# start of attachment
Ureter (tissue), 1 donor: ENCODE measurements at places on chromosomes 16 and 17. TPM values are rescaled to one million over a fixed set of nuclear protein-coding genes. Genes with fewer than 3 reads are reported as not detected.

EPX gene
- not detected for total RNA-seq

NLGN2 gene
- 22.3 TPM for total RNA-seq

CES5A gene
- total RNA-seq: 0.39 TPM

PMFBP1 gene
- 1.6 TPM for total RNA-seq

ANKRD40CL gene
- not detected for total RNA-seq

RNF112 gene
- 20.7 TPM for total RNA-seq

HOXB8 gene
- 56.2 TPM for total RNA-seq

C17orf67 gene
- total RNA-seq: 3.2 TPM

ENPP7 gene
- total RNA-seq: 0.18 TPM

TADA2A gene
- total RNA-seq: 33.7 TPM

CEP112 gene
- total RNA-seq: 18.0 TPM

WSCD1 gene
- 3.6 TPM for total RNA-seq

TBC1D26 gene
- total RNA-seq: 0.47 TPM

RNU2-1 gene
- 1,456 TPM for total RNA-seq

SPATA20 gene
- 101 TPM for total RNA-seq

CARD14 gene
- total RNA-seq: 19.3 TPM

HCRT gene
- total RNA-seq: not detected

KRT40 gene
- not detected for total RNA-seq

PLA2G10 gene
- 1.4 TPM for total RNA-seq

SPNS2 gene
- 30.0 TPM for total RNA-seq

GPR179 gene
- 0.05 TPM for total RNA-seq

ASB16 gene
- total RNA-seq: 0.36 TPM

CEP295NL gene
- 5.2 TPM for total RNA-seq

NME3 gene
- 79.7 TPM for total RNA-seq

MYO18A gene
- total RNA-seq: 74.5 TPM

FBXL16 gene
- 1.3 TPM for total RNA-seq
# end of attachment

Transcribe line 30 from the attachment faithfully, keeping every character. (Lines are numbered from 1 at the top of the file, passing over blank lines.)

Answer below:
SPATA20 gene